This article has been taken from the April 2006 issue of computer magazine DIGIT. I am sharing it here just because I thought it was worth it. The article is written as it appears in the magazine. The ME in the article is not me, it is the author of the article.
Oh Shush, You Little **** Activist! Piracy is Good
This is what was said to me when I recently chided a female friend who called me to ask for a “free version” of a very popular (and expensive) image-editing software! The verbal refuse did not ruffle me- but her statement,”Piracy is good,” left me speechless.
A lot of muttering and stammering and hurled abuses later, things calmed down a bit and I got down to asking her how exactly piracy was good, and for whom.
“Not unless you buy me coffee and get me that software,” she teased. Long story short, I took her out for coffee, but made sure she got someone else to do her piracy work.
Here’s what transpired:
Me: So how can piracy be good? Good, for you, yes, but not good for the poor developer or for our economy!
She: Nope. Piracy is good for the software developers themselves. I mean, it’s also good for me, but it’s lot more beneficial for the big software companies.
Me: Oh really, how? Do you know how many billions of US dollars of profit they lose because of piracy?
She: Sure, but how many billions more do they make with sales?
Me: Oh, that’s not a valid argument; it’s like saying that since 1 million citizens pay tax, why should the government want tax from rest of the population?
She: No, taxes are different. You have to pay them, but when it comes to software, I don’t have to use it; I could choose to be like you and not use paid software at all!
Me: So why don’t you?
She: Because I am keeping the balance of good and evil in the world! What do you think, dummy? It’s because there are popular software that are easy to use and the not-so-popular freeware that are a lot harder to get used to! I like to keep it simple.
Me: So piracy is justified for you because you are lazy?
She: No. Piracy is justified for me because I want to use same software at home as I do at work. My company will not buy me a copy for home, so I pirate it!
Me: Wha…huh…umm…that’s the most idiotic thing I’ve ever heard! Why can’t you just use logic and listen to what you’re saying!
She: What I’m saying is logical. You just cannot grasp my logic. Perhaps you should buy us a couple of coffees more and I will waste another half hour of my time trying to put this in baby talk.
10 minutes later…
She: Ok look; can you tell me why software companies have not made un-crackable software products till date?
Me: Because they can’t. But they’ll probably be able to so soon enough!
She: Wrong! They haven’t because they just do not want to! Do you seriously believe that they couldn’t, at the least, make it a lot harder to crack software? I mean, how come a crack or patch is available in a week from when the software is released? There has to be more than just a simple “they cannot” answer to this.
Me: No, it’s because software is made by humans and thus it is crackable by humans!
She: Oh come on, don’t be so naive. Look at the bigger picture!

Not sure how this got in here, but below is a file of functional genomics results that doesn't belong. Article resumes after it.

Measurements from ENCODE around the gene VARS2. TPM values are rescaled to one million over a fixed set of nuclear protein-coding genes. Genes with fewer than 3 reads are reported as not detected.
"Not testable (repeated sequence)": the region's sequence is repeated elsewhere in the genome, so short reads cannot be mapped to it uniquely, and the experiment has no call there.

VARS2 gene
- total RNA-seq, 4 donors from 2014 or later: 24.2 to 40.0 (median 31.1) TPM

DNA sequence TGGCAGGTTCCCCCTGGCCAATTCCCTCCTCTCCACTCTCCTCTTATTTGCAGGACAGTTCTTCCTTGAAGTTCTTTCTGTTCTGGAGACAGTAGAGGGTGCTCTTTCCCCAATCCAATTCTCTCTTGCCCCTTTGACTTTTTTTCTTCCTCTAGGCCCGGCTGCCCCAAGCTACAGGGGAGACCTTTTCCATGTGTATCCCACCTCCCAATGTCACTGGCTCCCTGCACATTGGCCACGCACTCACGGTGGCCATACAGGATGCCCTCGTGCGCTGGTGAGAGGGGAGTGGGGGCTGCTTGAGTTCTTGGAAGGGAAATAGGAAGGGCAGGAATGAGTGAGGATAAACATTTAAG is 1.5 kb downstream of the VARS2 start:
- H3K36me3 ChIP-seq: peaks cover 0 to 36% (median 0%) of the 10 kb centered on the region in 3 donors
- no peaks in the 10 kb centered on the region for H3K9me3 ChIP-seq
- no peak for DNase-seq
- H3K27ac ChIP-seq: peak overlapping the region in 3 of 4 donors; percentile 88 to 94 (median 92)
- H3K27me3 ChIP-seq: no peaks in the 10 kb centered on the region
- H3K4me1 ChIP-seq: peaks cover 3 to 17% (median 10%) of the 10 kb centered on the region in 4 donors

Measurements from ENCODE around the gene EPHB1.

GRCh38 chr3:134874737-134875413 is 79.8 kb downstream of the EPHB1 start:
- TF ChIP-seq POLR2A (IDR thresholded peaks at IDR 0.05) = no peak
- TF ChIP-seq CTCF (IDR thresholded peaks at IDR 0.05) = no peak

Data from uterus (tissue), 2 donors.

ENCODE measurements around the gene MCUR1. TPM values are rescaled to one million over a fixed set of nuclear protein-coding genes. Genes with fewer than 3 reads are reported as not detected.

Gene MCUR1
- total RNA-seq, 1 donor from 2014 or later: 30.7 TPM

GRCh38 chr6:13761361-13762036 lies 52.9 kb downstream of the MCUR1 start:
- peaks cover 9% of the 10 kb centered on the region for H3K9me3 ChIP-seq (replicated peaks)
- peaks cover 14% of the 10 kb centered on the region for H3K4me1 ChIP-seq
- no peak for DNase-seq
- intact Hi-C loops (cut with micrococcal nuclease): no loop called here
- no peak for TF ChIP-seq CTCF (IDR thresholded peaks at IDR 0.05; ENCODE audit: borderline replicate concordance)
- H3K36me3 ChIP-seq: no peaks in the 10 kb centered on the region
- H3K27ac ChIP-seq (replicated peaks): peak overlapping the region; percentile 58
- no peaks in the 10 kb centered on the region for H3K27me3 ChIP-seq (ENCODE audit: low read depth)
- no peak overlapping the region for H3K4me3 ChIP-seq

Me: There’s a bigger picture? I thought software vendors losing billions of dollars was the bigger picture!
She: Fine! Let me use an example to make you understand!
Me: Oh this ought to be good…
She: Ok, let’s say Microsoft makes a Windows version that is un-crackable. Let’s say its Vista for example. What happens then?
Me: Everyone buys Vista?
She: Nope, a lot of people start using Linux! Lindows, SuSE, Ubuntu, you choose.
Me: Its Linspire!
She: Oh whatever, correct all the little mistakes if you wish, but that’s the truth! Seriously, consider how so many people today have at least tried a Linux distro- alive or dead! Don’t you think they’d either just stick to using a pirated version of Windows XP, or just use a newer Linux distro?
Me: Umm…maybe. But we’re talking majority here, not the minorities.
She: Minority? Why do you think so lowly of us? I’m no techie, but even I’ve installed Ubuntu and tried it out. Sure, some things I just could not fathom, but for my kind of work it really made no difference what OS I was running! I found OpenOffice.org to be just as simple to type out reports in as Microsoft Office!
Me: True, I use it too.
Me: No, I don’t see!
She: Typical! Why can’t you use your imagination a bit? Think of what would happen if I started using GPL software only at home…Take your own example…don’t you use the same software at office as you do at home?
Me: Err…yeah, so?
She: Well, now imagine the whole world doing that! We’d have open source software being used at home and at work- after all, companies would love to save money on software, wouldn’t they?
Me: OK! So a lot of people start using open source software. How’s that bad?
She: It is if you’re a paid software developer!
She: Aww, the pwwooh baby lost an argument!
Me: (muttered some words)
She: Ok, I’m going back to office. Let’s do it again sometime!
Me: (mutter) Let’s not!
As I dejectedly stomped my way back to my office, the logic she had used to reach her conclusion started to sink in. I know that despite losing the debate, software piracy is still bad, and against the law, but I cannot help but wonder how beneficial it’s been to big software development companies. Sure the smaller guys stand to lose everything because of piracy, but then again, since when have smaller companies not risked everything?